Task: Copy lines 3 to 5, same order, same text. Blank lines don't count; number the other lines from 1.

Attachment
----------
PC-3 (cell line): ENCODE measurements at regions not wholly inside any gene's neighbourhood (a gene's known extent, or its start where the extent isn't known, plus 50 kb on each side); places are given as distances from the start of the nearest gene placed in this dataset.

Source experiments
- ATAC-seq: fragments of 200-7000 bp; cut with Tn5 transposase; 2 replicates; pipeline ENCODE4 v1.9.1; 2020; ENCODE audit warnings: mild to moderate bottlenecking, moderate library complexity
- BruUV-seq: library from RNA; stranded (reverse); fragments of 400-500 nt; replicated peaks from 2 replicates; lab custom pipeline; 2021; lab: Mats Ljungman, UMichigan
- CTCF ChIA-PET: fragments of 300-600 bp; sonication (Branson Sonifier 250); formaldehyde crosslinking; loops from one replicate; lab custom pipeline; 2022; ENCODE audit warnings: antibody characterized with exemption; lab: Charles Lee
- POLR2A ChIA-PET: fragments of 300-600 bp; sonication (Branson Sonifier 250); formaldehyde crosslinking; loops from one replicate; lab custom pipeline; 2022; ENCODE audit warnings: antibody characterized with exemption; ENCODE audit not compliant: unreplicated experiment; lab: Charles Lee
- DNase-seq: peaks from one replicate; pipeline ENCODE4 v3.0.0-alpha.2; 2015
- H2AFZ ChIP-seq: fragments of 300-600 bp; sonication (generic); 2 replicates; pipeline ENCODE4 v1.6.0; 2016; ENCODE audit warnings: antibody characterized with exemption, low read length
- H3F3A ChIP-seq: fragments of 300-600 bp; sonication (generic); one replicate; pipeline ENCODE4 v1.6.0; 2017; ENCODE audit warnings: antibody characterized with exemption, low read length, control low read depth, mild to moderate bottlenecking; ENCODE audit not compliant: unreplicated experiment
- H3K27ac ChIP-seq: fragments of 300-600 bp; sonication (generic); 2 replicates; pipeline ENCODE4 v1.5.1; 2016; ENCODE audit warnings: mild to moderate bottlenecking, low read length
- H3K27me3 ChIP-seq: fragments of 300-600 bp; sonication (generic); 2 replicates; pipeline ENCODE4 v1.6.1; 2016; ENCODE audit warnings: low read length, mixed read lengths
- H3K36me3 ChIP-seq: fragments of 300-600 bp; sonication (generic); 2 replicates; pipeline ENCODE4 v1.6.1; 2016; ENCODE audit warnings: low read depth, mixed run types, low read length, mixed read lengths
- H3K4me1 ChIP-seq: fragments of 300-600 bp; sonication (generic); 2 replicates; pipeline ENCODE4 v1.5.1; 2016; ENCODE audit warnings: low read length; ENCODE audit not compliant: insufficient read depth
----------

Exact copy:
- ATAC-seq: fragments of 200-7000 bp; cut with Tn5 transposase; 2 replicates; pipeline ENCODE4 v1.9.1; 2020; ENCODE audit warnings: mild to moderate bottlenecking, moderate library complexity
- BruUV-seq: library from RNA; stranded (reverse); fragments of 400-500 nt; replicated peaks from 2 replicates; lab custom pipeline; 2021; lab: Mats Ljungman, UMichigan
- CTCF ChIA-PET: fragments of 300-600 bp; sonication (Branson Sonifier 250); formaldehyde crosslinking; loops from one replicate; lab custom pipeline; 2022; ENCODE audit warnings: antibody characterized with exemption; lab: Charles Lee